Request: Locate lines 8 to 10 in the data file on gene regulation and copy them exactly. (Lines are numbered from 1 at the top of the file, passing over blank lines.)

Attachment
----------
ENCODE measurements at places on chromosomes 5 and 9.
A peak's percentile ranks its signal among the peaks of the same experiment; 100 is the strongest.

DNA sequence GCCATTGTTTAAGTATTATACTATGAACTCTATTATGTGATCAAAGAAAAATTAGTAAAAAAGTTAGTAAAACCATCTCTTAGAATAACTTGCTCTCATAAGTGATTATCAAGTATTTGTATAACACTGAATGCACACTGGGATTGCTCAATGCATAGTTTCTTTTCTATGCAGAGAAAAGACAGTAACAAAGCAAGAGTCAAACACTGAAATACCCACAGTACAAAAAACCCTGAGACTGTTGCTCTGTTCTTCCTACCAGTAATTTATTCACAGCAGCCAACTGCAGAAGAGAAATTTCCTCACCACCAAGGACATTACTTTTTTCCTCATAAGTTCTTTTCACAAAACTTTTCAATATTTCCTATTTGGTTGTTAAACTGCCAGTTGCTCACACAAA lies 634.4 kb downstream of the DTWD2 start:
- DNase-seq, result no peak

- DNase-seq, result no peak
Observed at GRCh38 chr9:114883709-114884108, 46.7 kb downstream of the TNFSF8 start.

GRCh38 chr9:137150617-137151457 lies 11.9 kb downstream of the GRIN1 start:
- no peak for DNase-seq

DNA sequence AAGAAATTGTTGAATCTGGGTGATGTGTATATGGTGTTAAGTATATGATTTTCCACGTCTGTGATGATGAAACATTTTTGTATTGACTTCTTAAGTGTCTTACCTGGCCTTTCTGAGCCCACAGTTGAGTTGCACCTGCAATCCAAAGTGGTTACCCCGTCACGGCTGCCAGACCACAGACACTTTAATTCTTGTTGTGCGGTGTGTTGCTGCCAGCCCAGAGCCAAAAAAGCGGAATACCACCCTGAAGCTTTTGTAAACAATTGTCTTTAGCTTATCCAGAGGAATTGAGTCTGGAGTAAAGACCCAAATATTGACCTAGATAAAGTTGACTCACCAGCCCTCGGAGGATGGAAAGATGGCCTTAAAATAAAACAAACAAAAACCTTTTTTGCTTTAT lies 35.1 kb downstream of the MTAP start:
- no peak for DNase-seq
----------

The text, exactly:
- no peak for DNase-seq

DNA sequence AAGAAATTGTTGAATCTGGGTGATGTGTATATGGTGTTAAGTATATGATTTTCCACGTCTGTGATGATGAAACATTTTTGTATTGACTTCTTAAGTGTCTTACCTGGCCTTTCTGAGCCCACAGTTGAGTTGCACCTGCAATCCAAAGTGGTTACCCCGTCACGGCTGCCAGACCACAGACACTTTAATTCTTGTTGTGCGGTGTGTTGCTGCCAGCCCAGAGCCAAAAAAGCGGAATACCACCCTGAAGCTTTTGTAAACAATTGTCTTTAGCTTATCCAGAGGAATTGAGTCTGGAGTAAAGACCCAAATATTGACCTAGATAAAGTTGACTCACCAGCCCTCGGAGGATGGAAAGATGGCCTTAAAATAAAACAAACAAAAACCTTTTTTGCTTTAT lies 35.1 kb downstream of the MTAP start:
- no peak for DNase-seq